https://en.wikipedia.org/wiki/RMS_Empress_of_Ireland

Information from David Ward, Archivist of Oswestry School from “A List of Old Oswestrians”, in R. R. Oakley's book “A History of Oswestry School”, published in 1957.

Image of W.G. Thomas from John Vallance 

Annette Fulford is a Canadian genealogist/family historian who specializes in First World War Bride research.

Harlech Library and Institute is a small, Century-old charity in Wales, set up by Jim and Sheila Maxwell as a community reference library. 

“The Gentlemen of England” by W.G. Thomas

The gentlemen of England 

Have answered to the call,

And city desks are silent

And lonely is the hall:

The ploughboy’s left his horses,

Deserted lies the mine,

And every day they’re making

New batallions of the line.


The genglemen of England

Are swinging down the street,

Four abreast with rifles slung

And music in their feet:

And the Colonel he is smiling,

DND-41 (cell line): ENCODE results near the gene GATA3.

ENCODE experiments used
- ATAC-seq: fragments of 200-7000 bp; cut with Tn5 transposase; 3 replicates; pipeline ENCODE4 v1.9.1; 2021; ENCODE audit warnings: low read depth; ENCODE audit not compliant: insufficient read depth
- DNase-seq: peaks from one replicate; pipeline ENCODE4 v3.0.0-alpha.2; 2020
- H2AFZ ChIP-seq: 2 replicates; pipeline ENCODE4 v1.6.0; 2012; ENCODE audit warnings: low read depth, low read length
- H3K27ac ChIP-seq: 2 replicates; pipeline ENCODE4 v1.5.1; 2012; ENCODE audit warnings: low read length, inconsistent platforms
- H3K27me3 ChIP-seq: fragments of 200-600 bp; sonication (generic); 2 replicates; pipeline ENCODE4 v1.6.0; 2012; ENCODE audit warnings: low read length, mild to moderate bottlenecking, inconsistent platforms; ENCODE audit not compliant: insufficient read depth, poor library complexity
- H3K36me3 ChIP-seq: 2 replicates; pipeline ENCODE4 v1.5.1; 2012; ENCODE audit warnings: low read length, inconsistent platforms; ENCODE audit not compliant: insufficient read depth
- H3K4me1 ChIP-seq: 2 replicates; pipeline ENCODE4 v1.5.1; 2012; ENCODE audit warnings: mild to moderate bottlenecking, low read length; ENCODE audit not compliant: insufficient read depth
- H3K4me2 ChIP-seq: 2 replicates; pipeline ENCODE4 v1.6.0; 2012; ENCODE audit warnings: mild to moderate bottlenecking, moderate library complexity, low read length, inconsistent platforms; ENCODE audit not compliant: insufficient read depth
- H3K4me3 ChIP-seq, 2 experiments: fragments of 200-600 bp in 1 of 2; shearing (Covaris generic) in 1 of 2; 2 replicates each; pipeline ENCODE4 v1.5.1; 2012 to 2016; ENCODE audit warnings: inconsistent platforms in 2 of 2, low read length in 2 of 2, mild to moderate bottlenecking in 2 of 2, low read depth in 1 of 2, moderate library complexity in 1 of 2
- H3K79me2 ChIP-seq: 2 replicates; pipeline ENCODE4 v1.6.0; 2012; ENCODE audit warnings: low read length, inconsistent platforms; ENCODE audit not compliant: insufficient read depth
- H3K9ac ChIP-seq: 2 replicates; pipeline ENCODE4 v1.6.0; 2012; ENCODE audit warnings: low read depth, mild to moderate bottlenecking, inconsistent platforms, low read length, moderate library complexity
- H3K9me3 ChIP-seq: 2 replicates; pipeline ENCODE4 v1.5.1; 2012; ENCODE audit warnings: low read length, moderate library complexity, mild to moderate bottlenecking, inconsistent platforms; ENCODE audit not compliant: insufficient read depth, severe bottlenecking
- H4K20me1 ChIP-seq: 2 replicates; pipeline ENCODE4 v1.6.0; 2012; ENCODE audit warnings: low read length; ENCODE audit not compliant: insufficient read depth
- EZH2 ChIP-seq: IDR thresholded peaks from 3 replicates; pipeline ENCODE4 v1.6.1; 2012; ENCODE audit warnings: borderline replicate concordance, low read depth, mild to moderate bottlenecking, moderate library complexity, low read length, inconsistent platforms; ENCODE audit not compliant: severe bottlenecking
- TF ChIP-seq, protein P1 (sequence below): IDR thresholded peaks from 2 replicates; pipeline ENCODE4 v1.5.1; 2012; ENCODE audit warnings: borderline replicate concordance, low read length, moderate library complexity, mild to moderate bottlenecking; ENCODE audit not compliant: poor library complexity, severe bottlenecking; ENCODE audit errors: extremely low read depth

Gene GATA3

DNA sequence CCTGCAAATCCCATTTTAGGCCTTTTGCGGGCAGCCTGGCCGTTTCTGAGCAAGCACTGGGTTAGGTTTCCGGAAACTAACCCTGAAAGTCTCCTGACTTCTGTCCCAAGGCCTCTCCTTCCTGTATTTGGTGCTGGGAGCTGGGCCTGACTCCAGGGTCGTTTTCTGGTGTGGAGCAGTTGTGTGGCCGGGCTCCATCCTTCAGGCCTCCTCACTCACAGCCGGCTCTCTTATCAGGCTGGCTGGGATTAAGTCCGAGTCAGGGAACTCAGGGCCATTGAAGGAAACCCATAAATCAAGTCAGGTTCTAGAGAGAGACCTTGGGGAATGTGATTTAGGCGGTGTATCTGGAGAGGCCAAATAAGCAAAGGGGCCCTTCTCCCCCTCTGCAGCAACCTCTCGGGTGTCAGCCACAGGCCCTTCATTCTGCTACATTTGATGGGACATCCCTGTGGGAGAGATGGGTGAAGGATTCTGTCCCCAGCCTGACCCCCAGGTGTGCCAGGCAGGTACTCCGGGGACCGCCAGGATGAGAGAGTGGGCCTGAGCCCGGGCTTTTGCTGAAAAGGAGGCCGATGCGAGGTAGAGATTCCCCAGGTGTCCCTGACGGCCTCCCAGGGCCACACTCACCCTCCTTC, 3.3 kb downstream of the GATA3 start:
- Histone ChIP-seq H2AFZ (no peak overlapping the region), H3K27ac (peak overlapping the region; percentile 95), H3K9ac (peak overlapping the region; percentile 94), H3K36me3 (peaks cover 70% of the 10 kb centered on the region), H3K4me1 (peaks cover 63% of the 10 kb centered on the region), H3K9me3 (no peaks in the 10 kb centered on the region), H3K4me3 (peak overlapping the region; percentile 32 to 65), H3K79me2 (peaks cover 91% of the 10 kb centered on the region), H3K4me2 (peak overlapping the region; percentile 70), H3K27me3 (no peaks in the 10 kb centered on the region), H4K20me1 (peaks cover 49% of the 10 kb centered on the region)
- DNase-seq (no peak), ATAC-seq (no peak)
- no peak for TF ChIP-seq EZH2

For he wonders if they know

His thoughts of them the morning

They first formed up in row.


The gentlemen of England

Are going overseas:

And Wiltshire trains are puffing

Longside Southampton’s quays:

And mules are raising murder,

But they find they have to go:

See the transport sergeant smiling

As the last is slung below.


The genglemen of England

Are lying dead in France,

Or facing guns and mortars

With a haughty arrogance.

But the Colonel’s almost crying

As he thinks of what he knew –

But he had to send them over

While the main attack got through.


The genglemen of England

Are sticking it in France:

They’ve filled the old batallion,

And they’re ready to advance.

And the captians all are smiling,

And the men are full of go:

This time they get their own back –

They are part of the Big Show.